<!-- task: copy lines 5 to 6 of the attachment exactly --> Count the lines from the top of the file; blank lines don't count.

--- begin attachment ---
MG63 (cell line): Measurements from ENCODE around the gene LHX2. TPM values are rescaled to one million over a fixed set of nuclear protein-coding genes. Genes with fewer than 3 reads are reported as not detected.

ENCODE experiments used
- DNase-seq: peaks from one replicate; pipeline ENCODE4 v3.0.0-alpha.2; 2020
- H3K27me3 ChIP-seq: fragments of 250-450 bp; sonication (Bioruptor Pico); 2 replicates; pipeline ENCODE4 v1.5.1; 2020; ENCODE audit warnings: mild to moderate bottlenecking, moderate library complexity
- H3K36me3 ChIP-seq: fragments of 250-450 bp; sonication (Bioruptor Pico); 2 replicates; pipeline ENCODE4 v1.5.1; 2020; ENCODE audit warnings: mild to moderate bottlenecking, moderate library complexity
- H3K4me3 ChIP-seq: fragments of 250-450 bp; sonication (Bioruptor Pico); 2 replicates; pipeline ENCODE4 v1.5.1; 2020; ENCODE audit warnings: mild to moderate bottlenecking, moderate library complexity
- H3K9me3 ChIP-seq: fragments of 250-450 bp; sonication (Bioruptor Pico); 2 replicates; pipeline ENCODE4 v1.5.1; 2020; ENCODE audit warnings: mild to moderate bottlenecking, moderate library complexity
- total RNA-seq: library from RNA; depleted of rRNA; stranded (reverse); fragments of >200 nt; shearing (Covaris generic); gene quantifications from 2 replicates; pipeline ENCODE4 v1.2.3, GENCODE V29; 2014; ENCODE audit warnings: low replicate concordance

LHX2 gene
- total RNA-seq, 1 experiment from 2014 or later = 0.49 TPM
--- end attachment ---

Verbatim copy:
- H3K36me3 ChIP-seq: fragments of 250-450 bp; sonication (Bioruptor Pico); 2 replicates; pipeline ENCODE4 v1.5.1; 2020; ENCODE audit warnings: mild to moderate bottlenecking, moderate library complexity
- H3K4me3 ChIP-seq: fragments of 250-450 bp; sonication (Bioruptor Pico); 2 replicates; pipeline ENCODE4 v1.5.1; 2020; ENCODE audit warnings: mild to moderate bottlenecking, moderate library complexity